Appellant was convicted of two counts of theft by taking. Among others, he enumerates as error the denial of his motion to quash and dismiss the indictment, contending that the dates of the alleged offenses are unnecessarily vague, and that the description of the property is insufficient. In Count 1, the indictment alleges the theft of one Rheem 125,000-BTU heating furnace, one 4-ton type cooling coil, and a Rheem hot water heater, "on a day uncertain in January or February 1979, and a day other than that alleged in Count 2 . . ." In Count 2, the indictment alleges the theft of a Rheem 5-ton air-conditioner as well as a 4-ton air-conditioner "on a day uncertain in January or February 1979, and a day other than that alleged in Count 1 . . ." Held:
1. "The indictment should contain sufficient details to enable the defendant to prepare his defense or to submit to the court the question of whether he should be required to answer the charge and to describe the offense so plainly that the nature of the offense charged may be easily understood by the jury." McKisic v. State, 238 Ga. 644
, 645 (234 SE2d 908
) (1977). The indictment must also describe the property sufficiently to "protect him from double jeopardy." Ross v. State, 120 Ga. App. 520
, 521 (171 SE2d 360
) (1969). We find the indictment sufficient. The thefts were discovered, and the indictment obtained, about 18 months after they occurred. The appellant was convicted largely on the testimony of partners in crime who admitted many other thefts of like equipment from the same company over a lengthy period of time. That the precise day for each theft was unavailable is no cause to dismiss the indictment.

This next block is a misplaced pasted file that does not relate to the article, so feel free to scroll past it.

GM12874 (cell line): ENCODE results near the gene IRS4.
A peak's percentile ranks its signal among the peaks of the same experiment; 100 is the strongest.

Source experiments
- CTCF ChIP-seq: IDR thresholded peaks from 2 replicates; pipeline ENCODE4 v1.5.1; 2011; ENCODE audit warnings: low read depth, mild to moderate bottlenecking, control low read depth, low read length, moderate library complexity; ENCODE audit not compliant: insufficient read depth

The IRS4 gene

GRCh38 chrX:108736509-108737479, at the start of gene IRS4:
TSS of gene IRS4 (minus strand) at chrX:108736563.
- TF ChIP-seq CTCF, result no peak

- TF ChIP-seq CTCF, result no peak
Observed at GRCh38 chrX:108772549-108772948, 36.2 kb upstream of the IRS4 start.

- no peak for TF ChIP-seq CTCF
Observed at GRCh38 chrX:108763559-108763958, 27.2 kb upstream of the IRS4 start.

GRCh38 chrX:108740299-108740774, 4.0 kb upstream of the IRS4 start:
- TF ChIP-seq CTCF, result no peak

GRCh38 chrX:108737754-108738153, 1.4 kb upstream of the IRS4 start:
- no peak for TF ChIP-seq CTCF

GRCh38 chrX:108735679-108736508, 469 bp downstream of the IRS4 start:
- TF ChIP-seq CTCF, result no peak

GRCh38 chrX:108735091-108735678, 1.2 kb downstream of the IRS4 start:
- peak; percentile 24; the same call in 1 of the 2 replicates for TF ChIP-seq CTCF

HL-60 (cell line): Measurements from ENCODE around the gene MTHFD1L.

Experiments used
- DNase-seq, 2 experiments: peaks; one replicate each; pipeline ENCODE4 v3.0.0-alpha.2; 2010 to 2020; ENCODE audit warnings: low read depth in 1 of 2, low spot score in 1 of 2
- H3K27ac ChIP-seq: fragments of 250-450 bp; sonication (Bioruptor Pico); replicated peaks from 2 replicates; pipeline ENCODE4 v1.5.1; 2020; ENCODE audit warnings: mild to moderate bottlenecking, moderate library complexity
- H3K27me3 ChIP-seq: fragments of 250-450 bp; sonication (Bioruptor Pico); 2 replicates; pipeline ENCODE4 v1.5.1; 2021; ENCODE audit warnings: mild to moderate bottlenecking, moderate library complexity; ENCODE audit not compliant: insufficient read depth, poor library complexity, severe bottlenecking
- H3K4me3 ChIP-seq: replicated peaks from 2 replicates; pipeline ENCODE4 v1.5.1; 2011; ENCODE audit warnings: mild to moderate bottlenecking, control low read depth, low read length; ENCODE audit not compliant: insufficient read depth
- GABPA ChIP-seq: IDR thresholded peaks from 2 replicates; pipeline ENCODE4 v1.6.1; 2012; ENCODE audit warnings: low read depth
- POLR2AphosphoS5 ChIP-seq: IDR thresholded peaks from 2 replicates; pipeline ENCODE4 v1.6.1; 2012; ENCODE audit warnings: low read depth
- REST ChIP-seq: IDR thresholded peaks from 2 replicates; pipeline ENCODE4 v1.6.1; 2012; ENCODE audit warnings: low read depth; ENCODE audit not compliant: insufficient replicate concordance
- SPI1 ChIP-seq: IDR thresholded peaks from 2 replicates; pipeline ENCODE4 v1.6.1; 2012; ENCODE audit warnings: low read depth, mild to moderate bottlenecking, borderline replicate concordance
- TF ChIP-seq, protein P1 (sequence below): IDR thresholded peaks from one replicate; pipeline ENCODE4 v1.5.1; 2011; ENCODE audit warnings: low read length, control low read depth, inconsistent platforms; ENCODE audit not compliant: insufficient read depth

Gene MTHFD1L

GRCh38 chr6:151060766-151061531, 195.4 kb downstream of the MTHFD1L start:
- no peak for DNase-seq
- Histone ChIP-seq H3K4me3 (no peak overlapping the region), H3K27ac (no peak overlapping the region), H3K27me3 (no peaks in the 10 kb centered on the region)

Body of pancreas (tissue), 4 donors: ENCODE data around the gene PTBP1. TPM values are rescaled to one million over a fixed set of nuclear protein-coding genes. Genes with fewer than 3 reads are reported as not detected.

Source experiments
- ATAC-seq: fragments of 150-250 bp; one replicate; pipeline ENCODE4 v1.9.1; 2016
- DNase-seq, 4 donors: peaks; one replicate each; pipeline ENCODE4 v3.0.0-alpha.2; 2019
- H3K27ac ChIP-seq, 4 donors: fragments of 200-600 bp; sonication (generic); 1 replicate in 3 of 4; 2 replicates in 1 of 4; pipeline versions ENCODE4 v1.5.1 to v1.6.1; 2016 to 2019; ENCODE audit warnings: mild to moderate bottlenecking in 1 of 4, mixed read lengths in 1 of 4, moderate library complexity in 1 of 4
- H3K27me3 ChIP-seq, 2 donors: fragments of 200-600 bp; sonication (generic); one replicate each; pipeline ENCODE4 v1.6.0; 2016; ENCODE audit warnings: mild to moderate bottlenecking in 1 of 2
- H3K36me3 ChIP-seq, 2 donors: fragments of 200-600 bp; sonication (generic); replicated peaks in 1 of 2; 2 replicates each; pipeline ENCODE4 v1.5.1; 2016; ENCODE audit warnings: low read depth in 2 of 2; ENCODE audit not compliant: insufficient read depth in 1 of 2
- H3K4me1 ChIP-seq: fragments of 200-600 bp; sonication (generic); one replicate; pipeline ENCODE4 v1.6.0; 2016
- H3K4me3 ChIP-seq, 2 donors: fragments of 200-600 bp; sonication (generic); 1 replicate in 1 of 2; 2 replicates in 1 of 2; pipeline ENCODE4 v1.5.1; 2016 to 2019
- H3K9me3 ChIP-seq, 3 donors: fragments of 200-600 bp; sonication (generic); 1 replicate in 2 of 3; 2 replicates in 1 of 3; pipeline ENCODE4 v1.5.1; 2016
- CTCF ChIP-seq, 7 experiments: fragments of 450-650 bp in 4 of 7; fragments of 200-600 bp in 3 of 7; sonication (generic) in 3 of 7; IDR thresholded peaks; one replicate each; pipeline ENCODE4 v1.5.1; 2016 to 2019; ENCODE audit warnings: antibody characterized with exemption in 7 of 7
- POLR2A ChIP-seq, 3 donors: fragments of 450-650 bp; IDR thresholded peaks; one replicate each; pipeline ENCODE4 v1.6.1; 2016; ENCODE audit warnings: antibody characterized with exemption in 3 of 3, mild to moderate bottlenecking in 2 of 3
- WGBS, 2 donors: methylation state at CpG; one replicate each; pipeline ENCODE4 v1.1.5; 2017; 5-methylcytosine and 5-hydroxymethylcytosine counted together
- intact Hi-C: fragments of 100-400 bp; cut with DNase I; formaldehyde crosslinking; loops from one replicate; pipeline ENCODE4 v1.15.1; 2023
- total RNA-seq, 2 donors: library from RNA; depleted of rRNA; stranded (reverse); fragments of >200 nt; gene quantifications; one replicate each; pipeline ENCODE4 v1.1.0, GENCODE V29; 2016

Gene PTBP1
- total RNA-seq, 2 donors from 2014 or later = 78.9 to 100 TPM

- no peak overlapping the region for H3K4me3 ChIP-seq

The appellant attacks the description of the property primarily for failure to include serial numbers. The property was described by its make, size, and owner. This is sufficient. See Pippin v. State, 128 Ga. App. 355 (1) (196 SE2d 664) (1973)
. This enumeration of error is without merit.
2. In his final enumerations of error, the appellant recites numerous instances in the lengthy trial which, he contends, demonstrate that he was denied the effective assistance of counsel. The standard for effective assistance of counsel announced by the Georgia Supreme Court is not errorless counsel, and not counsel judged ineffective by hindsight, but counsel reasonably likely to render and rendering reasonably effective assistance. Pitts v. Glass, 231 Ga. 638 (203 SE2d 515) (1974)
. Upon our review of the record, we find based on that standard that the appellant was not denied the effective assistance of counsel.
William J. Smith, District Attorney, Douglas C. Pullen, Assistant District Attorney, for appellee.